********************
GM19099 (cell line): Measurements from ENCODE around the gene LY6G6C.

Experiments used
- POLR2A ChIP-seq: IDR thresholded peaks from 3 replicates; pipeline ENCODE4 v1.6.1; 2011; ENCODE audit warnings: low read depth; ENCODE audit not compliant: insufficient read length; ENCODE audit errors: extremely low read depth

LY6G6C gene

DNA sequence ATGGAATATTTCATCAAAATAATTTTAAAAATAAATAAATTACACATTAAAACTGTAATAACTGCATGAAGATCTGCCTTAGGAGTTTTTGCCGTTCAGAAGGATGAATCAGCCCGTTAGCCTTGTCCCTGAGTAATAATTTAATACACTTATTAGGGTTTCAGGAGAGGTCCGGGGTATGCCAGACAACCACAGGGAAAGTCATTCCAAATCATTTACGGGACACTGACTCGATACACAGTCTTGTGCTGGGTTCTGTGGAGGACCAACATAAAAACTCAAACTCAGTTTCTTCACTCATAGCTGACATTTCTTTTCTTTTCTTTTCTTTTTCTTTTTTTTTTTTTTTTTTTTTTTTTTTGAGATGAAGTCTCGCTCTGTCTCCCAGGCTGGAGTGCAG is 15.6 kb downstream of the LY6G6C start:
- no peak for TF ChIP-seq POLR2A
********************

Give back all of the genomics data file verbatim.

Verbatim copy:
GM19099 (cell line): Measurements from ENCODE around the gene LY6G6C.

Experiments used
- POLR2A ChIP-seq: IDR thresholded peaks from 3 replicates; pipeline ENCODE4 v1.6.1; 2011; ENCODE audit warnings: low read depth; ENCODE audit not compliant: insufficient read length; ENCODE audit errors: extremely low read depth

LY6G6C gene

DNA sequence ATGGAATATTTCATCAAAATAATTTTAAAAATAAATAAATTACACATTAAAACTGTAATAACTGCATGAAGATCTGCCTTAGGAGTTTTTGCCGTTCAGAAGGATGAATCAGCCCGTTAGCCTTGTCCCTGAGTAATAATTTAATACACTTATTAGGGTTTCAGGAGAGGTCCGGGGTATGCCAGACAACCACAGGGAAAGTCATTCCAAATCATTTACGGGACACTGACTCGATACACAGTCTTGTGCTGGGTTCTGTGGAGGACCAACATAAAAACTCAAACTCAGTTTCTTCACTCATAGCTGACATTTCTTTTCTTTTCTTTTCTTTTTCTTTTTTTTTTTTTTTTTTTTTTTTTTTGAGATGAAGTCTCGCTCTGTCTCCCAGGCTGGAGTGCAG is 15.6 kb downstream of the LY6G6C start:
- no peak for TF ChIP-seq POLR2A